So have you already crafted your vision or have you hit a roadblock?
Have no fear. Here are some questions to help you gain clarity around your writer’s block.
This reduces overwhelm and loosens up your creativity allowing it to flow.
Don’t feel like you have enough time to meditate? Use this four-minute centering and grounding meditation that can be done almost any time, anywhere.
If planning your whole future feels overwhelming, choose the one area of your life you most need and want to change. This is likely where you’re feeling the most resistance, frustration or pain — your primary pain point.
Sit for a minute, focus on it and get really clear on what’s missing and why you need to change. Allow that feeling to build up until you feel a sense of urgency around it.
Take that urgency and prioritize your vision over all the other pressing matters which have been distracting you.
Need more reason? Without your vision to guide you, all of your busy-ness is far less effective and productive.
And know that those distracting urgent matters are just self-sabotage keeping you playing small and safe (see #5).
Once you are clear on your pain point and urgency, turn it into the positive outcome you want.
For instance, if you’re feeling financial pain, flip it to the positive of what you do want. For example, you can say “I am so grateful I am financially free, comfortably living off the residuals of my investments.”
This way, you can leverage both the pain of not achieving your vision (and keeping the status quo) and the pleasure of how you and your life will be once you do succeed. So powerful!
Know that this is a journey and you are exactly where you need to be. Perfection will never happen, and your vision will continue to be a work in progress for your whole life. Successful visionaries continue to evolve and expand their vision as they grow and expand.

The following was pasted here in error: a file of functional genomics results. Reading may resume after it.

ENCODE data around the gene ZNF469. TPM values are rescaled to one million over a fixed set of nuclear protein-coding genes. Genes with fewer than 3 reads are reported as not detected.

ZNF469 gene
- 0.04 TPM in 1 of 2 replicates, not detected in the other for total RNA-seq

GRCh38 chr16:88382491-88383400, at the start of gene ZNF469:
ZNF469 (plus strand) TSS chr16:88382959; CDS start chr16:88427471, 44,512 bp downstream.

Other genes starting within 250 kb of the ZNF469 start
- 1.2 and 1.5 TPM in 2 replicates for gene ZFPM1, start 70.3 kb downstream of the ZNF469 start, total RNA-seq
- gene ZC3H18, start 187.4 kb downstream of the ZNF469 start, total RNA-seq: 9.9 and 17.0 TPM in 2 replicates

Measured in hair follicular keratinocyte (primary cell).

To minimize overwhelm, it is best to just free flow your ideas. That’s why I recommend doing a mind map first.
Once you’ve completed your mind map, cut yourself some slack and keep your ideas and vision to top-of-mind rather than trying to create a masterpiece.
A great way to do this is to set a timer and only give yourself a minute or two to write a sentence, point form or even one word. You can always go back and flesh out your thoughts later. And you just might be surprised at how great your top-of-mind ideas actually are!
Whether your vision is two sentences or two pages, there is no right or wrong length.
There is also no right or wrong style. Visions may vary from an emotional feeling-type vision to experience-style. And all are perfect in their own way.
If you’re still feeling blocked after these steps and you answered “yes” to any of the questions at the start, chances are your unconscious mind is trying to derail your best intention to change.
It’s all good.
Self-sabotage is a natural and necessary part of life.
It’s just your unconscious mind’s well-intended way of keeping you in the comfort zone and safe until you prove to it that you’re ready to expand your identity to include your new learning.
Therefore, you experience self-deception every time you’re learning something new, no matter whether you’re on the lookout for it or not.
My advice… make a game out of the self-sabotage. It’s always fun to see how it will show up for you.
In fact, be concerned if you don’t experience it because that means that you’re still in your comfort zone. You’ve actually created just a goal rather than a vision.
And, even if the great deceiver is temporarily successful, you haven’t failed. You can hop back on track.
Research shows that you don’t go back to square one. In fact, you’re hardly set back at all.
And then you’re ready for the magnified rebound.
One of my favorite analogies is from basketball.
When you’re on your half of the court and need to score a basket, your opponent’s hoop is the destination.
You have to dribble to get there. The ball has to fall, bounce back up… fall, bounce back up…fall, bounce back up…
This is the same case in your life. You’re going to fail. Guaranteed.
The key is to use your vision, purpose, and motivation to keep moving you forward so that your failures become your school.
You may also lose the ball on the way and lose ground, yet you don’t stop and say, “Oh well, I no longer have the ball so the game’s over.”
You get the ball back and get back on track, keeping your eyes on the end goal at all times.
Like a basketball being dribbled, you have the ability to rebound. And just like that ball, the harder you fall, the higher you are catapulted on the rebound.
Embrace “failing forward” and going for the magnified rebound.
Treat your vision creation like a game and enjoy the journey!
If you’re still having trouble crafting your vision or if you’d like more support and accountability around producing your desired results, join The Big Picture: 30 Days to Creating Visions That Work conditioning program. We’re here to help!